Fashion Week

The Highlights of Couture Spring 2019

From Margiela's multicolored runway extra-extravaganza to Valentino's inclusive cast of models and jaw-dropping designs, our favorite moments from PFW.
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Someone Was Missing at Chanel

Karl Lagerfeld was a no-show at the Chanel presentation, due to tiredness. Nonetheless, in his absence, the show brought tropical vacation vibes to a snowy Grand Palais. The models strutted around a pool and through palm trees, in clothes not too different from any previous Chanel show. However, one look truly did turn heads; the closing number, a bridal bathing suit covered in silver, sparkly embellishments topped with a swim cap and cathedral length veil proved that the idea of a gown being the only option for brides is long gone! We’re ready to get hitched in the Maldives with this number, it’s too bad Karl wasn’t there to see it in action.

Tears Were Shed at Valentino

The Valentino show was iconic, to say the least. The casting was impeccable; with over 40 non-white models, it was the most diverse casting the fashion house has ever had. In addition, the gowns and playsuits varied from feminine lace and florals to sophisticated prints and tulle, and we can’t forget about the playful pastels and shorter silhouettes. To add to the iconography of the show, Naomi Campbell returned to the runway and walked for the Italian house for the first time in fourteen years, and Céline Dion was seen crying in the front row.

Iris Van Herpen and Her Optical Illusions

The Dutch designer’s collection was inspired by celestial cartography and astrological chimera, and this is made apparent mainly by the movement of dresses. Resembling butterflies, topographic maps, and sea creatures, the dresses made their way down the runway, flowing and bouncing, and took viewers to the future. In a fabulous blend of fashion, science, and art, the show left spectators in awe of how clothes could move in such a way. Many of the looks were completed with 3D-printed accessories and metallic face jewelry.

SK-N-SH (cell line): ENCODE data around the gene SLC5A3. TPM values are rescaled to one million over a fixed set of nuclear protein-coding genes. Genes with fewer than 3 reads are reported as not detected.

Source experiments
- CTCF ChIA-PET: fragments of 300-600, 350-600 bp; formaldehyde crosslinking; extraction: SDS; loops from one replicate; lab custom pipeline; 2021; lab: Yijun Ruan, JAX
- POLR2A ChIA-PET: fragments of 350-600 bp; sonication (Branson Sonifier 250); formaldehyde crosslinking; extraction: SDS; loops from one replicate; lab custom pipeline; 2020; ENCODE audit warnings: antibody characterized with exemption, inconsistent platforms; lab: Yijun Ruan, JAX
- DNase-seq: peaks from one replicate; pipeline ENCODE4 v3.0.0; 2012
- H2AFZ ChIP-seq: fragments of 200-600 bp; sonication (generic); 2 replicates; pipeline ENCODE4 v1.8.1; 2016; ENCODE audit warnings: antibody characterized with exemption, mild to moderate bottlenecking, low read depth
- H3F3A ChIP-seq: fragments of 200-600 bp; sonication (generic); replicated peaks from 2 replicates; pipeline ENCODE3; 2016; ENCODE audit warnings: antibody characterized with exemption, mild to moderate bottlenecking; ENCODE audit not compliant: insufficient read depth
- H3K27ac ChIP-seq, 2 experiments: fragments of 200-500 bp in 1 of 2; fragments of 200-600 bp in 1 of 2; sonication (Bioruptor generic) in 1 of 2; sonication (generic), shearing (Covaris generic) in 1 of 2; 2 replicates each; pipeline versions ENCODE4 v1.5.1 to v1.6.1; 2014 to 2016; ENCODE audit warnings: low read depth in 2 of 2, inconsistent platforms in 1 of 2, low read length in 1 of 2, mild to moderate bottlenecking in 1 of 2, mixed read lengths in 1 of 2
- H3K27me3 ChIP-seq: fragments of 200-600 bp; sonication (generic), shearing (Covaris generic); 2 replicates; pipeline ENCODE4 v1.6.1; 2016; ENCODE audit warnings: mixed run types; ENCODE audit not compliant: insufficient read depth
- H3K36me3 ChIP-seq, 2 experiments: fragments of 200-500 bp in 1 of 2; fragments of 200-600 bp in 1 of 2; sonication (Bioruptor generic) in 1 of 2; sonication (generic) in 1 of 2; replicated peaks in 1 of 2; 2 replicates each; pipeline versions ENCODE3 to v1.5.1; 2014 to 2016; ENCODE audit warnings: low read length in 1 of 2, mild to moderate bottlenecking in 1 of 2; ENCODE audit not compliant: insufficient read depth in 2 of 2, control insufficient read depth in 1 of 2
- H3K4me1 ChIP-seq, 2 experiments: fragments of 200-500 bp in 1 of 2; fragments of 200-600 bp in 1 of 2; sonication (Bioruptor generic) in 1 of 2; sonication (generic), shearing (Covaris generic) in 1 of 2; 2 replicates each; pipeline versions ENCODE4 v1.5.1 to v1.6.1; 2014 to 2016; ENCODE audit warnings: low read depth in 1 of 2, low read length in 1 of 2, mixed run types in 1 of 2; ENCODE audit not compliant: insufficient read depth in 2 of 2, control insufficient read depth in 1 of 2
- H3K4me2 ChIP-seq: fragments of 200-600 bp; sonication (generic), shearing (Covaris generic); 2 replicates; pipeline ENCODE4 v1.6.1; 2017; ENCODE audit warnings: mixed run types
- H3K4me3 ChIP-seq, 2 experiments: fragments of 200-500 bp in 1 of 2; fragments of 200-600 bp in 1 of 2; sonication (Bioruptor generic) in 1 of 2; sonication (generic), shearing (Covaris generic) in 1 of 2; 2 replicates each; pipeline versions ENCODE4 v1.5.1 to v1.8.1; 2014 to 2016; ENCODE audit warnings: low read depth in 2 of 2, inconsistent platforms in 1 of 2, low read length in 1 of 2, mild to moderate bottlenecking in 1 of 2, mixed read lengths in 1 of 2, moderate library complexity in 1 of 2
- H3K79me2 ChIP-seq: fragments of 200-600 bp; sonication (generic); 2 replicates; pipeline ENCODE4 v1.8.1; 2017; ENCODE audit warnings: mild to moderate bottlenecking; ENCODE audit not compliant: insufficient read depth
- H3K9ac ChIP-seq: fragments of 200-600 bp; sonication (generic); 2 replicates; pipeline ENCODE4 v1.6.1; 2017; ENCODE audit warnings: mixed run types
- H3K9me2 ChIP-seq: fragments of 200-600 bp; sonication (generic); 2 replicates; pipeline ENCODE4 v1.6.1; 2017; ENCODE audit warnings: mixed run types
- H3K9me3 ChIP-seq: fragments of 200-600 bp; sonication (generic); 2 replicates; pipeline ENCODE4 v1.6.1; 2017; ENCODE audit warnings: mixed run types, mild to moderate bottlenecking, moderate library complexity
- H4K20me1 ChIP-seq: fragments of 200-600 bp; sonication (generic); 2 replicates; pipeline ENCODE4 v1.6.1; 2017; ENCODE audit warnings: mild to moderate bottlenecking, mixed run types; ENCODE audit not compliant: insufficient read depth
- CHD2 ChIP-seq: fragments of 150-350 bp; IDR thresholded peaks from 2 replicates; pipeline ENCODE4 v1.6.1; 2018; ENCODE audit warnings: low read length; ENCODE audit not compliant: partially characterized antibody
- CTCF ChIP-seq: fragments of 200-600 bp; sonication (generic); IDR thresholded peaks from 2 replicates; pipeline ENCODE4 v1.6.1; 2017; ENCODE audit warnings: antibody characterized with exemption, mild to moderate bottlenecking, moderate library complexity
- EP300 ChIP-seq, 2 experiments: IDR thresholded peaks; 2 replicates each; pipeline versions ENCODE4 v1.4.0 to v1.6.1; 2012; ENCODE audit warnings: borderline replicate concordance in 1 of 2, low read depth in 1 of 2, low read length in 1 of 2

Givenchy Got Technical

Clare Waight Keller blew it out of the park with this couture collection. Layering latex and lace (all things naughty and nice,) each garment focused on form and precision. The silhouettes felt expertly tailored and well executed, and the designer’s couture take on the backpack was something else. By 2020 we’ll all be carrying bow-packs too big to fit through the door. Lastly, Pat McGrath killed it with the makeup for this show, a personal favorite being the half-glitter faces.

Viktor and Rolf Make a Statement

Viktor Horsting and Rolf Snoeren got the internet talking after unveiling their spring summer 2019 collection. Oversized cupcake-like tulle gowns floated down the catwalk adorned with cutout phrases such as “I’m not shy I just don’t like you” and “I want a better world.” The designers have stated that the strange juxtaposition of the period dresses and modern one-liners is inspired by the banality of social media, which is ironic because their collection has turned into a viral meme.

Erin O'Connor Walked Schiaparelli Pregnant